39.     const encodedOutput = new TextEncoder().encode(JSON.stringify(output));
  40.     const buffer = new Uint8Array(encodedOutput);
  41.     // Stdout file descriptor
  42.     const fd = 1;
  43.     Javy.IO.writeSync(fd, buffer);
  44. }
  45. ```

Create a WebAssembly binary from your JavaScript by:

  1. ```bash
  2. javy compile index.js -o destination/index.wasm
  3. ```

For more information on the commands you can run javy --help

You can then execute your WebAssembly binary using a WebAssembly engine:

  1. ```bash
  2. $ echo '{ "n": 2, "bar": "baz" }' | wasmtime index.wasm
  3. {"foo":3,"newBar":"baz!"}%  
  4. ```

Invoking Javy-generated modules programatically

Javy-generated modules are by design WASI only and follow the command pattern. Any input must be passed viastdin and any output will be placed in stdout. This is especially important when invoking Javy modules from a custom embedding.

In a runtime like Wasmtime, [wasmtime-wasi](
can be used to set the input and retrieve the output.

Creating and using dynamically linked modules

An important use for Javy is for when you may want or need to generate much smaller Wasm modules. Using the -d flag when invoking Javy will create a dynamically linked module which will have a much smaller file size than a statically linked module. Statically linked modules embed the JS engine inside the module while dynamically linked modules rely on Wasm imports to provide the JS engine. Dynamically linked modules have special requirements that statically linked modules do not and will not execute in WebAssembly runtimes that do not meet these requirements.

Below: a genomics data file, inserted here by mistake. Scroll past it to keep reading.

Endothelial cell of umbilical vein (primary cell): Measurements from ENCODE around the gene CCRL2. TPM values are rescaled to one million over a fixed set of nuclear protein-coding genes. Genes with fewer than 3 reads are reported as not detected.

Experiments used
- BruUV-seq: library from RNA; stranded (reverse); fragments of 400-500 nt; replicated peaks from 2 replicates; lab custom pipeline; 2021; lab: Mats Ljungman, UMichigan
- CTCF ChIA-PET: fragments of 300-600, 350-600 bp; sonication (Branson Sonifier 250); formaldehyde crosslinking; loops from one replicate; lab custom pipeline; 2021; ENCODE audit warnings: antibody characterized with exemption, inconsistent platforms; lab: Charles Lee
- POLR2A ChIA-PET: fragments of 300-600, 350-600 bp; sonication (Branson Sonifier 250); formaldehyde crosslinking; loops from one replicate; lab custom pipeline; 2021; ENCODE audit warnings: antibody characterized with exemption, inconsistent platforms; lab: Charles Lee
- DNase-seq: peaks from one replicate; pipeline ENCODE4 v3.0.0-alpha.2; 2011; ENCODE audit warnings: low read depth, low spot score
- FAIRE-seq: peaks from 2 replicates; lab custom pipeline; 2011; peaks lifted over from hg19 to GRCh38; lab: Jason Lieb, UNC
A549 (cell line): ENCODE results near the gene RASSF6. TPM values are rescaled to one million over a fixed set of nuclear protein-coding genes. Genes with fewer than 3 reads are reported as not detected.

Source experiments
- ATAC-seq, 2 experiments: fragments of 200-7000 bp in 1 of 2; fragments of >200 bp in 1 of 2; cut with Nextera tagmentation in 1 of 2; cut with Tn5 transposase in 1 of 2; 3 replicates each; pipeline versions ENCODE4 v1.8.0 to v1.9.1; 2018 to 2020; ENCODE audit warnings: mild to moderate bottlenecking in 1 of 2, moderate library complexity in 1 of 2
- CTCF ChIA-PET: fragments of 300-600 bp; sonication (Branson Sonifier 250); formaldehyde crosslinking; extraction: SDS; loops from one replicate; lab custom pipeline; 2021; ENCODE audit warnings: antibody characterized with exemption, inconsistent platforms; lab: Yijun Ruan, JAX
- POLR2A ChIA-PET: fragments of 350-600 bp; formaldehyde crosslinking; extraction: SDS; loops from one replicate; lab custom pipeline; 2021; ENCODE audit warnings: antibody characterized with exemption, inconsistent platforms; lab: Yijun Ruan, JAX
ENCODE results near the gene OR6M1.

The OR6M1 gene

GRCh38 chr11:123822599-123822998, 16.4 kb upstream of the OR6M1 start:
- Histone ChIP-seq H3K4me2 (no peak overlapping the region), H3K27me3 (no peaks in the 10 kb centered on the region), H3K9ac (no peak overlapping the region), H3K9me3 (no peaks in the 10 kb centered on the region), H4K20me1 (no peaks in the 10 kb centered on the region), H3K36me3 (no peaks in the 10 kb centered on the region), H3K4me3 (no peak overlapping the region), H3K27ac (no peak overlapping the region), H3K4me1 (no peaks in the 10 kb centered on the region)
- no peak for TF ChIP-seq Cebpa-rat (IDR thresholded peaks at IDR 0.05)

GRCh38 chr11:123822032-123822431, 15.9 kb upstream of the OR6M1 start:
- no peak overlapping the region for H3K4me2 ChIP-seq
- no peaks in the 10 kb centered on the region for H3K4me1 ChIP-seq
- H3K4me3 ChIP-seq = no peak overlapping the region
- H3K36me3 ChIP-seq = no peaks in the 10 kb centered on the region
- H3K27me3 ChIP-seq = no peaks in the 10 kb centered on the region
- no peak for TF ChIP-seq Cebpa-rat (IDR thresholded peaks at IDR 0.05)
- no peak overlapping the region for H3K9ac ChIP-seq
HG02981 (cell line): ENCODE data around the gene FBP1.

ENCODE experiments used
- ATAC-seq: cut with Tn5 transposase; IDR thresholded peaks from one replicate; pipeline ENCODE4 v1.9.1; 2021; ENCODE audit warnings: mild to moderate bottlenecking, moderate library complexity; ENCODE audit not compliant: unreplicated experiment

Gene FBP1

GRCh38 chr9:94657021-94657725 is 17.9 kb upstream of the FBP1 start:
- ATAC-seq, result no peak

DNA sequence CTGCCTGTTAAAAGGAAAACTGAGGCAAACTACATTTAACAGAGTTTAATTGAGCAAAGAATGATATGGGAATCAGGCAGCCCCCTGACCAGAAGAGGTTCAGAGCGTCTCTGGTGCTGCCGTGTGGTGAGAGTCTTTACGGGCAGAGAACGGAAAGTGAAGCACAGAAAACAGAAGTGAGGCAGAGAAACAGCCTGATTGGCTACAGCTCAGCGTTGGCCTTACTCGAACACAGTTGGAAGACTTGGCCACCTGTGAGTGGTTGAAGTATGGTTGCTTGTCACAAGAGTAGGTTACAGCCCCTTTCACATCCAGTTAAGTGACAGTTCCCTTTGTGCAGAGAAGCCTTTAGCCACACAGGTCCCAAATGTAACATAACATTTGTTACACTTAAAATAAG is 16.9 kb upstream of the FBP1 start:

To successfully instantiate and run a dynamically linked Javy module, the execution environment must provide a javy_quickjs_provider_v1 namespace for importing that links to the exports provided by the javy_quickjs_provider.wasm module. Dynamically linked modules cannot be instantiated in environments that do not provide this import.

Dynamically linked Javy modules are tied to QuickJS since they use QuickJS's bytecode representation.

Obtaining the QuickJS provider module

The `javy_quickjs_provider.wasm` module is available as an asset on the Javy release you are using. It can also be obtained by running `javy emit-provider -o ` to write the module into ``.

Creating and running a dynamically linked module on the CLI

  1. ```
  2. $ echo 'console.log("hello world!");' > my_code.js
  3. $ javy compile -d -o my_code.wasm my_code.js
  4. $ javy emit-provider -o provider.wasm
  5. $ wasmtime run --preload javy_quickjs_provider_v1=provider.wasm my_code.wasm
  6. hello world!
  7. ```

Using quickjs-wasm-rs to build your own toolchain

The quickjs-wasm-rs crate that is part of this project can be used as part of a Rust crate targeting Wasm to customize how that Rust crate interacts with QuickJS. This may be useful when trying to use JavaScript inside a Wasm module and Javy does not fit your needs as quickjs-wasm-rs contains serializers that make it easier to send structured data (for example, strings or objects) between host code and Wasm code.


1. Update the root Cargo.toml with the new version
2. Create a tag for the new version like v0.2.0
  1. ```
  2. git tag v0.2.0
  3. git push origin --tags
  4. ```
3. Create a new release from the new tag in github here.
4. A GitHub Action will trigger for publish.yml when a release is published (i.e. it doesn't run on drafts), creating the artifacts for downloading.